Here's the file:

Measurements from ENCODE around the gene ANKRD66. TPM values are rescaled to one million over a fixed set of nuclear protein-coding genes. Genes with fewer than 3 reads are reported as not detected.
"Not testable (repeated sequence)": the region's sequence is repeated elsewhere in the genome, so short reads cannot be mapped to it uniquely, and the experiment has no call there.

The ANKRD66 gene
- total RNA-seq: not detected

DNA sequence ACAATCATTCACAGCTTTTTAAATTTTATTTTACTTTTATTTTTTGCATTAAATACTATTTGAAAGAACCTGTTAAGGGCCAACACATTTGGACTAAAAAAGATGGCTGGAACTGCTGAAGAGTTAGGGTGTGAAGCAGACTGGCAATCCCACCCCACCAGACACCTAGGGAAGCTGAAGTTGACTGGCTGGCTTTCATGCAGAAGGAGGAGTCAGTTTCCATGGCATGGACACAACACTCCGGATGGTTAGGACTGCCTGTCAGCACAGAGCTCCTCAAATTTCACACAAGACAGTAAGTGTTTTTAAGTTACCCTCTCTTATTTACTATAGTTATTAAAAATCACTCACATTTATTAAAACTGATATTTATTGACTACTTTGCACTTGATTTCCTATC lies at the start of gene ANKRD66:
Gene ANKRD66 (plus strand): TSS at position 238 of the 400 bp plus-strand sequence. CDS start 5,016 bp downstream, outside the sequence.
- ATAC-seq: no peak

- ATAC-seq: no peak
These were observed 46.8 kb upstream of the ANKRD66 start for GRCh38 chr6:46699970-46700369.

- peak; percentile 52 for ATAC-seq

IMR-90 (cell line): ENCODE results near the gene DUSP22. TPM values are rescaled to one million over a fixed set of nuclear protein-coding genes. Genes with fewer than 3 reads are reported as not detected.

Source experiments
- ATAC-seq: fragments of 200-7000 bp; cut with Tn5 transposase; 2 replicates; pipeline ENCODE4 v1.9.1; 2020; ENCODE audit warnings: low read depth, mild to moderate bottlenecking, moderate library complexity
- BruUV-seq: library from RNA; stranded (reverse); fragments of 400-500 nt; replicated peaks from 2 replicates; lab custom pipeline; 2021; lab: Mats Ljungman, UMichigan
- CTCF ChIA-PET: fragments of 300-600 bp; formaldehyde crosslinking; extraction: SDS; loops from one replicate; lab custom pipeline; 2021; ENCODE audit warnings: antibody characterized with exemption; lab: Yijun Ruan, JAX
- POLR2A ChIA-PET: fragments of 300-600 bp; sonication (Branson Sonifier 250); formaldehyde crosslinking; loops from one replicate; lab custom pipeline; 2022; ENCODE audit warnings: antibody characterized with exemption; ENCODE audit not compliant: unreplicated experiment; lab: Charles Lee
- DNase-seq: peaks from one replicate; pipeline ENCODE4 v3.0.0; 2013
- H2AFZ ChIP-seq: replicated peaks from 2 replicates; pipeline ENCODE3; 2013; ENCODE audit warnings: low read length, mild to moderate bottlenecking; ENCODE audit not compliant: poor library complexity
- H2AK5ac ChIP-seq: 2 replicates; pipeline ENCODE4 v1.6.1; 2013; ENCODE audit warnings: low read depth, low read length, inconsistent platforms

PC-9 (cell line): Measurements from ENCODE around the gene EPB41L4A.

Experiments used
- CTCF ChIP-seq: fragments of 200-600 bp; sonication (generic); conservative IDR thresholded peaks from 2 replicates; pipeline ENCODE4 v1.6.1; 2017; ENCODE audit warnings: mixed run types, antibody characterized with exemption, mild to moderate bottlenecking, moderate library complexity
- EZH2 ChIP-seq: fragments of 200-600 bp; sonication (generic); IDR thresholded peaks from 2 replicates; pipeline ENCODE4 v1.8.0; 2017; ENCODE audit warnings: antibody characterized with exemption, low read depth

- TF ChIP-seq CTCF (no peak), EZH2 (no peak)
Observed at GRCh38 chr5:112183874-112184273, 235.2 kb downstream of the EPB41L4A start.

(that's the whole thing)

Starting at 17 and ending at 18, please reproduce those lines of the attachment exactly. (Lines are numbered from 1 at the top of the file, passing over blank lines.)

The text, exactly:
- DNase-seq: peaks from one replicate; pipeline ENCODE4 v3.0.0; 2013
- H2AFZ ChIP-seq: replicated peaks from 2 replicates; pipeline ENCODE3; 2013; ENCODE audit warnings: low read length, mild to moderate bottlenecking; ENCODE audit not compliant: poor library complexity